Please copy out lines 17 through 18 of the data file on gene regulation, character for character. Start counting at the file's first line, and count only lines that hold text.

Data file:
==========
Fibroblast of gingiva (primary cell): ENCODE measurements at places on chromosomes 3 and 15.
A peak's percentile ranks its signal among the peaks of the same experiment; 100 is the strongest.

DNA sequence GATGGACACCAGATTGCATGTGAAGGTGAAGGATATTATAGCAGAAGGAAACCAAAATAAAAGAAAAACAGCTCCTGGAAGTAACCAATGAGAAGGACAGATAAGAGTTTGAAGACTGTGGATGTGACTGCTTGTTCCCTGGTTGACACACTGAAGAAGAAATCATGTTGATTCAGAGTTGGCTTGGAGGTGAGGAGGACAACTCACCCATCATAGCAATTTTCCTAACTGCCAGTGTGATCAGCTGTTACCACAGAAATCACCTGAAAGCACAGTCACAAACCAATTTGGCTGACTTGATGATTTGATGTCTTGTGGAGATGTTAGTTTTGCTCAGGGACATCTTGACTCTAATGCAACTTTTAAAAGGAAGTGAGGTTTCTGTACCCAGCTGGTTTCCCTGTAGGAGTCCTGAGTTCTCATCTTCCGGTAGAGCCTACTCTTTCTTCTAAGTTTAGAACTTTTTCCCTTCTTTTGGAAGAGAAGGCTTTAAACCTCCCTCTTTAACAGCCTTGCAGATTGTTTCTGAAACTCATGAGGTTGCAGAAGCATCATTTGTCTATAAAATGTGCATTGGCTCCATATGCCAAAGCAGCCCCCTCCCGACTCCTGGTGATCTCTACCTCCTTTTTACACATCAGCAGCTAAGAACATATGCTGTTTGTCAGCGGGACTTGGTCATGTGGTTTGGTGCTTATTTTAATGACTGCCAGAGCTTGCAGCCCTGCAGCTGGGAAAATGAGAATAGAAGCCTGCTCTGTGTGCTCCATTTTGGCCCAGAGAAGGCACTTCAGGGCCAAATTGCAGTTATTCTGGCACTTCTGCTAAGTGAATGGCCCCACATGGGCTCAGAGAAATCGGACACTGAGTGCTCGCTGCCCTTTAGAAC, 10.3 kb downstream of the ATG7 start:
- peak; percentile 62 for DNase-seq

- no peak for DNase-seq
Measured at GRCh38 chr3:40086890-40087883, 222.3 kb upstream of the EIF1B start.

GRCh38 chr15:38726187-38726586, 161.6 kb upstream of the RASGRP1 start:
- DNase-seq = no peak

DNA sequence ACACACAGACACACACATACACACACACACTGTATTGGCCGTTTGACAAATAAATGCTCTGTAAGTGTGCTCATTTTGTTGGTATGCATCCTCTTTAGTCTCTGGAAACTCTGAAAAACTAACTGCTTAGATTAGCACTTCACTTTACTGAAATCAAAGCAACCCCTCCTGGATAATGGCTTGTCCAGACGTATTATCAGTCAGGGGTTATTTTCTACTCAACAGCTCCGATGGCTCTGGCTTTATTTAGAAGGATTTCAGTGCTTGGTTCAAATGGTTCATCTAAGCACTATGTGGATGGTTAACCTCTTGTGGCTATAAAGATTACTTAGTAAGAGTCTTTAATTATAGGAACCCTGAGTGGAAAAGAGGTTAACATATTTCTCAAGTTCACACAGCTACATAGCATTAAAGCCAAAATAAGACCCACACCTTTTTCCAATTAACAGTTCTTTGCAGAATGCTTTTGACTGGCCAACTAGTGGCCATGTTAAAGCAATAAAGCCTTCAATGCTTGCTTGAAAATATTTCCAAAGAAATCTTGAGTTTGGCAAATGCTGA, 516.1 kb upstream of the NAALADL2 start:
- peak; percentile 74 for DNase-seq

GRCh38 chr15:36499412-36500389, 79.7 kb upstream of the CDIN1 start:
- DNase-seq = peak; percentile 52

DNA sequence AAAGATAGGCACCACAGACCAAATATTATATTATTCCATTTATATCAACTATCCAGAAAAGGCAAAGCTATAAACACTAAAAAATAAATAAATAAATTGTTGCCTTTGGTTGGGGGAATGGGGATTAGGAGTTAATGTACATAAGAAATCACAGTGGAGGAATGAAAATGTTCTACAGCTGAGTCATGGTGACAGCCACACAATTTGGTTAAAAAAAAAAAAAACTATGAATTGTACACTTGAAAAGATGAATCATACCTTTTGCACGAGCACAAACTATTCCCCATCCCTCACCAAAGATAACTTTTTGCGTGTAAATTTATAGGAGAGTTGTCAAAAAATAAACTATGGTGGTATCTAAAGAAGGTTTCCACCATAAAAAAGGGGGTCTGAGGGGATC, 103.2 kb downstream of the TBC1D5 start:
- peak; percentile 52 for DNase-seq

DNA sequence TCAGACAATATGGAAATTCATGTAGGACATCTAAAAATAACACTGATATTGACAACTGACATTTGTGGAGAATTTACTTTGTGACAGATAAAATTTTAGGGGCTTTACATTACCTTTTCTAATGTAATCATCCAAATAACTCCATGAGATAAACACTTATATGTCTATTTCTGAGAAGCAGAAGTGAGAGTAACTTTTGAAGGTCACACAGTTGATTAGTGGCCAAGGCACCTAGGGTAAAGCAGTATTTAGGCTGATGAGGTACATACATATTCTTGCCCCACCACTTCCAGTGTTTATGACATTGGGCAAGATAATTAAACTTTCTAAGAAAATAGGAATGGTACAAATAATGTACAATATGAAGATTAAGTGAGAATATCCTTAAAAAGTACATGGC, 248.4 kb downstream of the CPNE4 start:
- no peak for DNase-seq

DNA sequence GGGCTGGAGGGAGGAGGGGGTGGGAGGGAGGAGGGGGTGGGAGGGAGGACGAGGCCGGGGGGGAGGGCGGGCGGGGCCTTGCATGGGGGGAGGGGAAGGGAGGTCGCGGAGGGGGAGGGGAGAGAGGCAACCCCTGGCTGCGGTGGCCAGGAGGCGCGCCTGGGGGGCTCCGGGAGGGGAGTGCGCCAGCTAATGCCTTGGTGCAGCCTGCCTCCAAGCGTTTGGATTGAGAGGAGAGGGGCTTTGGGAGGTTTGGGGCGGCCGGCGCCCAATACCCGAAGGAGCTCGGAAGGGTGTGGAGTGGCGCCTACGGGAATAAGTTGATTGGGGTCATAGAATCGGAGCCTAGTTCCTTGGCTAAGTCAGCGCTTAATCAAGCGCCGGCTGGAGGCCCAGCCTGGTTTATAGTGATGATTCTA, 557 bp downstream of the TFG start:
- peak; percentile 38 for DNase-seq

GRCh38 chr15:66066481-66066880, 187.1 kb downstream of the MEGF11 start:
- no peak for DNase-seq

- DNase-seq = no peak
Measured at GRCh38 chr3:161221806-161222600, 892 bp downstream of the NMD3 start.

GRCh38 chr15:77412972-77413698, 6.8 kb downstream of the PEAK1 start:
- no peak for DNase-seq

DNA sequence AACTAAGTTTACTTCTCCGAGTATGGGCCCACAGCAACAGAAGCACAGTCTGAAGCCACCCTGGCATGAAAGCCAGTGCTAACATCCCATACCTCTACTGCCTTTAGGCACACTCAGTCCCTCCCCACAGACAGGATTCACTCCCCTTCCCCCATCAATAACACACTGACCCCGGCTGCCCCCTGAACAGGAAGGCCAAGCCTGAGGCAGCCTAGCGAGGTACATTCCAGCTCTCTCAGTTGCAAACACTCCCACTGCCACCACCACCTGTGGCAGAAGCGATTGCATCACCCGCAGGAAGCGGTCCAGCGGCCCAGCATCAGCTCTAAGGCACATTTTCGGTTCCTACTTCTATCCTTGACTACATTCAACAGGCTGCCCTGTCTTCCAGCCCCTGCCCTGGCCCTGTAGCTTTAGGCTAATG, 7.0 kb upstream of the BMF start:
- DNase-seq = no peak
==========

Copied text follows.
DNA sequence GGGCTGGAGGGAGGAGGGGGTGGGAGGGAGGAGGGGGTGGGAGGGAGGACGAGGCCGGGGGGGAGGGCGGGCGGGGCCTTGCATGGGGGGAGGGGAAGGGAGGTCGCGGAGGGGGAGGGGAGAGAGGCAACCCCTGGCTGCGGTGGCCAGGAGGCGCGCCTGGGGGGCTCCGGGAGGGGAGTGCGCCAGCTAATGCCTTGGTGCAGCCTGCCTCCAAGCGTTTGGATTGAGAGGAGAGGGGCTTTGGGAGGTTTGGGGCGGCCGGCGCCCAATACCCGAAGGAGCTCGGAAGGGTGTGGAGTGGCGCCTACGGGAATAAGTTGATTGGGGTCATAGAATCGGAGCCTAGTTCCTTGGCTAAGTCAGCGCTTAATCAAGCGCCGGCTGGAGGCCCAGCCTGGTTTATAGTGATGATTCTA, 557 bp downstream of the TFG start:
- peak; percentile 38 for DNase-seq